FORGET tokenism, like for like should be fighting it out for All Stars. If we’re trying to compare Nijinski with Shergar, stop trying to bring Bugs Bunny into the equation.
It’s an unenviable task to produce a 45-man shortlist for the All Stars because you can’t satisfy everyone, but we would like to see players in their correct positions as often as possible.
Some of the nominations are frustrating. Pat Donnellan is down as a half-back when his most exacting performances were at midfield, in both finals.
Clare teammate Conor Ryan, who wore nine to Donnellan’s six, was at centre-back in each of his four championship games but has been positioned based on his number.
Kilkenny’s Eoin Larkin wore 12 many times this year but the main reason for his nomination must be his excellent day’s work against Tipperary — at midfield.
In their next game against Waterford, the opposition scored 0-7 from that position while his wing-forward showings were far from the man we normally see.
In an overall sense, most are justified but there are some frustrating selections because, at the very least, you want to be able to compare players in their correct positions, and not be accommodating men in foreign roles: ‘Ah he (or said county) had to get one’. No, no he, and they, didn’t. The world isn’t what Louis Armstrong crooned about:
“I see trees of green, red roses too.
I see ’em bloom, for me and for you.
And I think to myself, what a wonderful world.”
Indeed it’s not. If it was, Laois’ Matthew Whelan or Cahir Healy — the June hurler of the month — would be in here based on the very positive reports of their performances this year. Tokens for some, not for all.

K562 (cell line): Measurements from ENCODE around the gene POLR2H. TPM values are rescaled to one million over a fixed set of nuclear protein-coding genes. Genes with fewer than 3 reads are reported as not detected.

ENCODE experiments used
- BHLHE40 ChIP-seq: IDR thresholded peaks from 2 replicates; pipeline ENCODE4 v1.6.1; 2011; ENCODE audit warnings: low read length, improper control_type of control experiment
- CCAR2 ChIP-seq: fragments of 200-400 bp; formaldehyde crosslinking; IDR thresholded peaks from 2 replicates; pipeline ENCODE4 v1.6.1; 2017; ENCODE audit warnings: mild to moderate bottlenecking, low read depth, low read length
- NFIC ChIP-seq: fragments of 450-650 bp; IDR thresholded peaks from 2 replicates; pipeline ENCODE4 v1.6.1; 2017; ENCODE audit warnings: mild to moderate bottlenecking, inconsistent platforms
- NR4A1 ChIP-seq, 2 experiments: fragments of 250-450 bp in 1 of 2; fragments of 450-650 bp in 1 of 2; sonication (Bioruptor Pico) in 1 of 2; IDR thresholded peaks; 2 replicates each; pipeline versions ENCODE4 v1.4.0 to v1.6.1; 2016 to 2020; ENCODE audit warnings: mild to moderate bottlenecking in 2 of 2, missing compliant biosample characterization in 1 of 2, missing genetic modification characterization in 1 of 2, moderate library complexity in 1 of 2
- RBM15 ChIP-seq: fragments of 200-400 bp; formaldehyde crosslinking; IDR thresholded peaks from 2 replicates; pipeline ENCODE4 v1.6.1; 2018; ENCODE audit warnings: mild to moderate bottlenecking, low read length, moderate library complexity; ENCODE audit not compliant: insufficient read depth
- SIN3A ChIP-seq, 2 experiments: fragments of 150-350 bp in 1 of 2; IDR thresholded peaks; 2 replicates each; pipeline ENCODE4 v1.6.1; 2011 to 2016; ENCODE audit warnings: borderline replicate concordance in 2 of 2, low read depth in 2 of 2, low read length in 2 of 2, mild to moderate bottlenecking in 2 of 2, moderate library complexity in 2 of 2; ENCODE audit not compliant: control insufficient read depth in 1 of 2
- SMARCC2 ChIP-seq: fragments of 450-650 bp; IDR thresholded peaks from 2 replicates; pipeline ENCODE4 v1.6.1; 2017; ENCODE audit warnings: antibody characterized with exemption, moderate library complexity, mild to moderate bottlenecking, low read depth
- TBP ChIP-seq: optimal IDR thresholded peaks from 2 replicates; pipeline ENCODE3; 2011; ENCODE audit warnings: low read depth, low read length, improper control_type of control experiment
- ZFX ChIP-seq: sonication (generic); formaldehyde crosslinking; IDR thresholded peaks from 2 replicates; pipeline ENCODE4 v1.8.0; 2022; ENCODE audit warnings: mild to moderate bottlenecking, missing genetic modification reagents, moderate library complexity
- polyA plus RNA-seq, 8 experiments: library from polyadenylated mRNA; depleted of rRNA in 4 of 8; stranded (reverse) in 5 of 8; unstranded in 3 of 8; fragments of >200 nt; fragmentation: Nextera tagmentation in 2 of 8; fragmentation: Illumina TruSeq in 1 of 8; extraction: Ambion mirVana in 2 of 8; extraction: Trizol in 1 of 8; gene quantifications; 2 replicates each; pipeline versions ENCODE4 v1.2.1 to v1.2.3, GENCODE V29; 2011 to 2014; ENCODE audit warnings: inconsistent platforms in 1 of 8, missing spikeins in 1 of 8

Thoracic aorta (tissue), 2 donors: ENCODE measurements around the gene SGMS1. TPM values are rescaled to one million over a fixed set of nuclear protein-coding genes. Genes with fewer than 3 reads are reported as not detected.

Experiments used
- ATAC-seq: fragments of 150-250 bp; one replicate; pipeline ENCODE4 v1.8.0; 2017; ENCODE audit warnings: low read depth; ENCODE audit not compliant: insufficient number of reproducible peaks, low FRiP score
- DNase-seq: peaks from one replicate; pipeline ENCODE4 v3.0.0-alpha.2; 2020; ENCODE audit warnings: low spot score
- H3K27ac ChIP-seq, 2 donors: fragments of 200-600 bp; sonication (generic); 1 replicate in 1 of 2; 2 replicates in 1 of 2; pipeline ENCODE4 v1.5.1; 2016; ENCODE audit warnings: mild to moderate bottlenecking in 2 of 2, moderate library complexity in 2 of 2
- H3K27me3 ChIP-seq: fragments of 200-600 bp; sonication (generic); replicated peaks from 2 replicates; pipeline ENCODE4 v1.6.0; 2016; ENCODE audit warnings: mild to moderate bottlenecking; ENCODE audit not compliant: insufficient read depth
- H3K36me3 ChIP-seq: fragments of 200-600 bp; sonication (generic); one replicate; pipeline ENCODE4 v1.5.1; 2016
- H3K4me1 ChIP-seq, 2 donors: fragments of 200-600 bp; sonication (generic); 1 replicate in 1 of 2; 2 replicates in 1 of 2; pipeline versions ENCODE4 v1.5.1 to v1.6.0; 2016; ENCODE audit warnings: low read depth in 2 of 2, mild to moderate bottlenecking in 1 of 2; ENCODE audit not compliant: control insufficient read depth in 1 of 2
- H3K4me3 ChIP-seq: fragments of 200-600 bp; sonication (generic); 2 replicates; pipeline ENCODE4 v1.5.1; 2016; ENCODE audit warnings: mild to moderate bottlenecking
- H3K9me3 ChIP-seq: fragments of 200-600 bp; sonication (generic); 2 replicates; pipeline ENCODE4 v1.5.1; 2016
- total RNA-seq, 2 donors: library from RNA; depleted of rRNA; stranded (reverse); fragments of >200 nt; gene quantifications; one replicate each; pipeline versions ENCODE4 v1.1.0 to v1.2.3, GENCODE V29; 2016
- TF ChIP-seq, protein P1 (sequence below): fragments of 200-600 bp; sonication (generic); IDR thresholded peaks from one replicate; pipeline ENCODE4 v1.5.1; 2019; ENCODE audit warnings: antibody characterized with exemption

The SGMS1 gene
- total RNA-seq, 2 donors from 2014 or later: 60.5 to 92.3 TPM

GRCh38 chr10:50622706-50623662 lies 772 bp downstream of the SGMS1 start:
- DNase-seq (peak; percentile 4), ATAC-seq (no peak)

The thing with Donnellan and Healy is that their positioning at the edge of the D in some games creates an issue for those picking these nominations — they are not dealing with a direct opponent and there is not set position based on a traditional philosophy about the game.
As with the order of power in hurling, change is afoot inside the tactics room.
In Gaelic football, the lines have long been blurred because the 3-3-2-3-3 formation is all but defunct for most teams. In hurling, teams are trying new things but the rigidity endures enough to make these All Star 15s simpler than the big ball.
So, while we can, let’s battle it out between Conor Ryan and Liam Rushe for centre-back; Donnellan with Limerick’s Paul Browne and Johnny McCaffrey, who was better than his Dublin midfield partner who was named in his place, Joey Boland.
In the future, the 3-3-2-3-3 formation we mentioned may well be outdated, as 4-4-2 is often accused of being in soccer. The middle section, in particular, will become a thing of the past and that will be quite a change given how vital midfielders have been in recent years.
Think of Brendan Maher winning young player of the year in 2010, Michael Fennelly winning the senior honour a year later, and even Lester Ryan winning player of the league in 2013. In no other position does a dominant player have as much room to work, and that’s because there is three other operators in this sector rather than five. Galway flooded that area last year and Clare are one of a number of outfits to do so in 2013.
Or, to open it up a little more, it is one of the tactics Clare have been using. The Banner, and Laois through Healy, have often posted a man on the defensive D in the hope that the opposition are silly enough to hit long ball into an area where their big guns are outnumbered.